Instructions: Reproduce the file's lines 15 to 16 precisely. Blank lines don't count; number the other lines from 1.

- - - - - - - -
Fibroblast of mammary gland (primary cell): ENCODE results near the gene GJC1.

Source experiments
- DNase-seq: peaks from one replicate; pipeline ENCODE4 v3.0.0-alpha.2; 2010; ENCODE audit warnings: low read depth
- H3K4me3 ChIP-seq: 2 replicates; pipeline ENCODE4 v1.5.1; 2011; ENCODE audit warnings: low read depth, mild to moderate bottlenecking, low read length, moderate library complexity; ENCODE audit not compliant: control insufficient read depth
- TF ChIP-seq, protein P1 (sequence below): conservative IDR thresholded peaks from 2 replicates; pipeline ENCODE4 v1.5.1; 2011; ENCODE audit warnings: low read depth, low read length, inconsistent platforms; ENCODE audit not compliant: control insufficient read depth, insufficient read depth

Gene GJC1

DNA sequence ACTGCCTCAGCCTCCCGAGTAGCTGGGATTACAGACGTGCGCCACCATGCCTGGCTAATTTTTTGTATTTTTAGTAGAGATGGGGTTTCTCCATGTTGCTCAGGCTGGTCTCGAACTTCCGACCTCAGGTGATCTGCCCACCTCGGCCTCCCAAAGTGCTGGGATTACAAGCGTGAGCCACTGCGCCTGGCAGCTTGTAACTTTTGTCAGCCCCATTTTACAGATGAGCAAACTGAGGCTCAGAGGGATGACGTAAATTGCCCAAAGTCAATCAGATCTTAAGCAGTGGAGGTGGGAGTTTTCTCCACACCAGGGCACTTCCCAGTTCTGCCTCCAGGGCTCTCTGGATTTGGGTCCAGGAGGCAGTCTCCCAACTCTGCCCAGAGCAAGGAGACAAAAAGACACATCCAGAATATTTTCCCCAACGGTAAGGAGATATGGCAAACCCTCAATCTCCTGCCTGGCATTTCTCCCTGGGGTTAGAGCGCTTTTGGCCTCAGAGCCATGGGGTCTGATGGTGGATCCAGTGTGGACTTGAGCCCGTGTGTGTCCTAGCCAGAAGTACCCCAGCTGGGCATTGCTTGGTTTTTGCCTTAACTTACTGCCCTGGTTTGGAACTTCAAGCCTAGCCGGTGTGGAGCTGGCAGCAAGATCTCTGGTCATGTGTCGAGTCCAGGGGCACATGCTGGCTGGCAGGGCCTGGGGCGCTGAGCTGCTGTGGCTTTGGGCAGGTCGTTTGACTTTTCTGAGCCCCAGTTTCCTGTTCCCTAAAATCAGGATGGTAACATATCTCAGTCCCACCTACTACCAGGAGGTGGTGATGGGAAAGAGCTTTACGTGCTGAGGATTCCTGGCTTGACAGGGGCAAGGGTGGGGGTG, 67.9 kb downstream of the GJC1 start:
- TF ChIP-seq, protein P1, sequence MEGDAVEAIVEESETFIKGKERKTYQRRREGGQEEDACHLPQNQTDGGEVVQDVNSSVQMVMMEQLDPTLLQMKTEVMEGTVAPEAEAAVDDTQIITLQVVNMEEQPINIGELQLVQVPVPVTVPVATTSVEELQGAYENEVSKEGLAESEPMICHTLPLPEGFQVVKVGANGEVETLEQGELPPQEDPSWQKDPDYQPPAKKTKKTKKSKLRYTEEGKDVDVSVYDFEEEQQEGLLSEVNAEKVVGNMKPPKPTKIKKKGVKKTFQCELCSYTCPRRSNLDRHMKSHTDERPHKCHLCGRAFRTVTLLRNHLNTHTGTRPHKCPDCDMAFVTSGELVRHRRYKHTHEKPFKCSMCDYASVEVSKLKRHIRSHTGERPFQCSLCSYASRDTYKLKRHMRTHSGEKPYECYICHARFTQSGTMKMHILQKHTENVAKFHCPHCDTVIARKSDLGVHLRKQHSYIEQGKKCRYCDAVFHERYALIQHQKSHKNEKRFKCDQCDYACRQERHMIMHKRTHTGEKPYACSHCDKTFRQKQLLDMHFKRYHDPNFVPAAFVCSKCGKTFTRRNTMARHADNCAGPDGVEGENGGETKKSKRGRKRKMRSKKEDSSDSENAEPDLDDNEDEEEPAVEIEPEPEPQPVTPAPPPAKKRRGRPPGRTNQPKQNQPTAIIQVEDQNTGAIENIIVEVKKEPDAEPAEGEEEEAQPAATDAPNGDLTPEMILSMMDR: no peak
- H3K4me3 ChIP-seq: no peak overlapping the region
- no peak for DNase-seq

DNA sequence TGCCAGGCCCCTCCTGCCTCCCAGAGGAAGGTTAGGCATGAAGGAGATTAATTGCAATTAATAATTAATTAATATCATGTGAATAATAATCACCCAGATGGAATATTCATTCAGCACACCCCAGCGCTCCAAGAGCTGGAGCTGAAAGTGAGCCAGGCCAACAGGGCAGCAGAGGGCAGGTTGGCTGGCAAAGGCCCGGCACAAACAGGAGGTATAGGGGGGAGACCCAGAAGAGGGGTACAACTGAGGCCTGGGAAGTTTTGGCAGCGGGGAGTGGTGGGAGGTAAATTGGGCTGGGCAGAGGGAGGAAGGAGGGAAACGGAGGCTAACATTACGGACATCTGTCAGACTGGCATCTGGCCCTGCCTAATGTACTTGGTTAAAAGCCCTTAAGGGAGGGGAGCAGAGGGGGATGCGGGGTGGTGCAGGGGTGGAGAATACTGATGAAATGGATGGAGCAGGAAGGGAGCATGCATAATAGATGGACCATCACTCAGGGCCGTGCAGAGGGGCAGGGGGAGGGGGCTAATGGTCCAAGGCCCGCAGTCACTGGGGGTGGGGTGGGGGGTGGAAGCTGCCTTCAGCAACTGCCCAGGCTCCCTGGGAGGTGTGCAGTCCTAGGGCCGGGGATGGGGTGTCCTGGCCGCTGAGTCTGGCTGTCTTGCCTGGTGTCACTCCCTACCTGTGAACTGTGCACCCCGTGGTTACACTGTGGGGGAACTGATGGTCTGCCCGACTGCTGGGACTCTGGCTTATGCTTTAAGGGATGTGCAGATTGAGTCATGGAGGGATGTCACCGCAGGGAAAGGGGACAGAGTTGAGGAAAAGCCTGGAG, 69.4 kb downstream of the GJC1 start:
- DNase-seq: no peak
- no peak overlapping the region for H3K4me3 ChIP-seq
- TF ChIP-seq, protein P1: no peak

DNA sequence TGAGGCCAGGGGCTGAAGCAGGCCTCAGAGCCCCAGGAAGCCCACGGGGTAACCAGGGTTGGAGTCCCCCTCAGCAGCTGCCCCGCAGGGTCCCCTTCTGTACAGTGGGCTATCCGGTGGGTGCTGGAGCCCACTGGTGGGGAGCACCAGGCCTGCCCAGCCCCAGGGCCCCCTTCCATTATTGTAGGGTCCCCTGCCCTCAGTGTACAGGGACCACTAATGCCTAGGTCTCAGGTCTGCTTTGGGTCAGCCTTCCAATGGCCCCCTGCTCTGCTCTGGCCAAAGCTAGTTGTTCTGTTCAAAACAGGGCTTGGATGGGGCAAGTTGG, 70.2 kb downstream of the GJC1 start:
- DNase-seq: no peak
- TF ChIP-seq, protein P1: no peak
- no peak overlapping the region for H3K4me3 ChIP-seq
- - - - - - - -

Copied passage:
DNA sequence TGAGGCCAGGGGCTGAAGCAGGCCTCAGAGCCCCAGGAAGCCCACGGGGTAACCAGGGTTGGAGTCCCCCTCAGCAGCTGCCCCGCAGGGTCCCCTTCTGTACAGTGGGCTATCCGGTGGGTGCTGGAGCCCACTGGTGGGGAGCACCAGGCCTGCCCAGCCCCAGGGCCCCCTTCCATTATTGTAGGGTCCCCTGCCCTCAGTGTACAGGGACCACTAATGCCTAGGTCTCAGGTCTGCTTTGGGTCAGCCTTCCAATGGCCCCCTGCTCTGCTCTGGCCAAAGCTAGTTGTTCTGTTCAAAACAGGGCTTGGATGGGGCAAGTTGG, 70.2 kb downstream of the GJC1 start:
- DNase-seq: no peak